There is something profoundly important about a meal. It is no accident that from the beginning the Lord embodied his gospel and nourished his people’s faith in him through meals: the Passover which was a meal eaten at home by an extended family, meals first in the tabernacle and then in the temple, and finally the meal of the Lord’s Supper. A meal is, of course, in its most basic function the ingestion of food and drink, the nourishment which we need to survive. So to express our faith in terms of eating and drinking was to indicate in a particularly obvious way how essential to life is what Christ did for us on the cross, as essential as food is to the life of our bodies. But a meal, as we all know, especially a festal meal, a feast as the Passover was, has always been in human life an experience of fellowship, of unity, of conviviality, of pleasure, and of celebration. We love to eat and drink and we love to do it together. We eat at weddings and at funerals because of the power of a meal to unite us in shared experience and because good food and drink increases pleasure or helps to assuage pain. Indeed, isn’t it the case that there is almost nothing that suggests genuine loneliness to us so much as the thought of someone eating alone on Thanksgiving or on Christmas.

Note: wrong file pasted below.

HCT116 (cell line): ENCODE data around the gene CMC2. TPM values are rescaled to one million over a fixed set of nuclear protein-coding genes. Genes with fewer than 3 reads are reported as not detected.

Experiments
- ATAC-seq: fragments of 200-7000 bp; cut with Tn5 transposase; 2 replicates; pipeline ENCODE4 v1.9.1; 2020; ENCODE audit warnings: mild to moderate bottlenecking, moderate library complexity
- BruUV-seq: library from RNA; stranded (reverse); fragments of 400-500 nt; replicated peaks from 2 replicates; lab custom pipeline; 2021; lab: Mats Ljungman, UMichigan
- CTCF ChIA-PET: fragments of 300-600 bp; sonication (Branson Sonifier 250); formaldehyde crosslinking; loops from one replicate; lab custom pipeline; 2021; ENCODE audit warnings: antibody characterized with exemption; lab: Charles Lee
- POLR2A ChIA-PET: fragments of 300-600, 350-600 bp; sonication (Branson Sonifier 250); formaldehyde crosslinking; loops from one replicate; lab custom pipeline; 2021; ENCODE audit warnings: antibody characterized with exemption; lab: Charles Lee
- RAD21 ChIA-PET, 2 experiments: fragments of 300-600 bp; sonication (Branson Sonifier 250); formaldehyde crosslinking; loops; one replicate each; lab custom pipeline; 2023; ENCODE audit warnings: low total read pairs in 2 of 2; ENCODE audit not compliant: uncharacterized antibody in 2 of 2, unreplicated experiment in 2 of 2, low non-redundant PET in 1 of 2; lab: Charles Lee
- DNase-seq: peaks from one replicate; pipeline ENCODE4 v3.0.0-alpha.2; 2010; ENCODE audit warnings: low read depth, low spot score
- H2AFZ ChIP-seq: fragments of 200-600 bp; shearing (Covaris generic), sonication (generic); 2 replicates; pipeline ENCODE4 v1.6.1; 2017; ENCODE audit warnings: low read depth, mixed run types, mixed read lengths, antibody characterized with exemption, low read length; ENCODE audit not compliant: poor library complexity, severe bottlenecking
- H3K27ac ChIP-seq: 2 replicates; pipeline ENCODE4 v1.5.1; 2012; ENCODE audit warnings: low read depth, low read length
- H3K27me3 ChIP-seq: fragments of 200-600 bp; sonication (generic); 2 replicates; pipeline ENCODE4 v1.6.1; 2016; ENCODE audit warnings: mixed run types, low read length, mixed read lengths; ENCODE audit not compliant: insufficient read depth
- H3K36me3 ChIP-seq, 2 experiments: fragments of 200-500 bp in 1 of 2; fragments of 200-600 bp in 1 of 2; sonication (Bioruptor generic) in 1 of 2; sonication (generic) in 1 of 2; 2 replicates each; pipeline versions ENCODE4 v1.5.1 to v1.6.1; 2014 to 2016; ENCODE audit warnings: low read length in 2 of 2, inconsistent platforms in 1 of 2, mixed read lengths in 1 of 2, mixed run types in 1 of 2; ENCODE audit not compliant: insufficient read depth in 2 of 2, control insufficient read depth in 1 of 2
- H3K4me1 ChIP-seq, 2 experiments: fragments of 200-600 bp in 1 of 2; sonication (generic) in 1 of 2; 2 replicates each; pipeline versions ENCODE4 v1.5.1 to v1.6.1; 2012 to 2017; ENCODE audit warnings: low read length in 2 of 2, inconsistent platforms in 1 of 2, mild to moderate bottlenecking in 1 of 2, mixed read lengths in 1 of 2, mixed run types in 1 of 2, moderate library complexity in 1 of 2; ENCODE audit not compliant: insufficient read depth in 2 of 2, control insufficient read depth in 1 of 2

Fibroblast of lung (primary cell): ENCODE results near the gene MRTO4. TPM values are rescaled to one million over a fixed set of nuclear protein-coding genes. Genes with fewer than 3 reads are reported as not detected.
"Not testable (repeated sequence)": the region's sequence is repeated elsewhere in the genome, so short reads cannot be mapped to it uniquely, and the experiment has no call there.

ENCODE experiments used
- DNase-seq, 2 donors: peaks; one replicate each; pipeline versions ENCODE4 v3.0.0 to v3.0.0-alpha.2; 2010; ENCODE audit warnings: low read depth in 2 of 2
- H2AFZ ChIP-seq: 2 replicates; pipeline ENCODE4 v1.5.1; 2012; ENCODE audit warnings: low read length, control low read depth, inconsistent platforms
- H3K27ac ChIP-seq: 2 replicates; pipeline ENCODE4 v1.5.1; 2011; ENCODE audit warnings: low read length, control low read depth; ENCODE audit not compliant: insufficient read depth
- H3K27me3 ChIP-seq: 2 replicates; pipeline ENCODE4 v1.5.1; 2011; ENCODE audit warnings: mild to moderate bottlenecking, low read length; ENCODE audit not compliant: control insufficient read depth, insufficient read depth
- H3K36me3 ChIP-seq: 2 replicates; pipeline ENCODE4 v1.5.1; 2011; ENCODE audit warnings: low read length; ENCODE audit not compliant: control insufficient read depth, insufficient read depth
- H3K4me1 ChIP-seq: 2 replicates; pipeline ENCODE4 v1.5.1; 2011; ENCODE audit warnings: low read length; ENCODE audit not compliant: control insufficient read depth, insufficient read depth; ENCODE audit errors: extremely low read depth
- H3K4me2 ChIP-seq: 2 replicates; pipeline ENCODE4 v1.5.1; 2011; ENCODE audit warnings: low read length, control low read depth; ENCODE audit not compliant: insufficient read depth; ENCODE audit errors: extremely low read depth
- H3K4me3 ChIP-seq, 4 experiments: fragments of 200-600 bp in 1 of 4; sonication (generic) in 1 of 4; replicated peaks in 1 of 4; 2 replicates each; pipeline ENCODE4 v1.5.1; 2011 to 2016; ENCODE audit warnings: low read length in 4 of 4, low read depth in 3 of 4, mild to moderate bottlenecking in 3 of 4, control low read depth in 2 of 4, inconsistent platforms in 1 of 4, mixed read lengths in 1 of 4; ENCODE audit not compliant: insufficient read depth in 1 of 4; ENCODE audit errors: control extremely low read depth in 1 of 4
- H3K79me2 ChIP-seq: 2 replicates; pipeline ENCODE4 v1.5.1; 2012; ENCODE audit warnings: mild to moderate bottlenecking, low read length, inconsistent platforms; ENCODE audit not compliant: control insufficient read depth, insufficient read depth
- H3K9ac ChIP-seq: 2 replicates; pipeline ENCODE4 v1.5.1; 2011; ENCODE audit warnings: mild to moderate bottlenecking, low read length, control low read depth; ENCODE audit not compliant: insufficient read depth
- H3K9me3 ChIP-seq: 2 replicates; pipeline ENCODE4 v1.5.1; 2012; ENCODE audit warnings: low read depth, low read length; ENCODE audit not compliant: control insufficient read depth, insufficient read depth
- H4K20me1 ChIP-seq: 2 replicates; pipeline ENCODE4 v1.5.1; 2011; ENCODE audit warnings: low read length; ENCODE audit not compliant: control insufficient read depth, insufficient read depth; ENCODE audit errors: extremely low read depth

We were made for one another, for loving relationships, and we express and experience those relationships profoundly around a table loaded with good food. At the Lord’s Supper we are eating a meal. Not a meal in the ordinary sense, of course, a sacred meal, a symbolic meal, but a meal nonetheless. The bread is there because bread in that ancient world was the sustenance of life, the quintessential food. Indeed, sometimes in the Bible “bread” stands for food in general. “Give us this day our daily bread.” Wine is in the Lord’s Supper for a different reason. The wine is there because it is a feast, and wine is the drink of celebrations; it was then and is now. As today we celebrate a wedding with champagne (or, in really fancy weddings, iced tea!), so in those days they drank wine on special occasions. It was not the ordinary drink of ordinary people; it was too expensive to drink all the time. The Lord’s Supper as a meal is the practice of the joy of our salvation and the wine is there to remind us of that!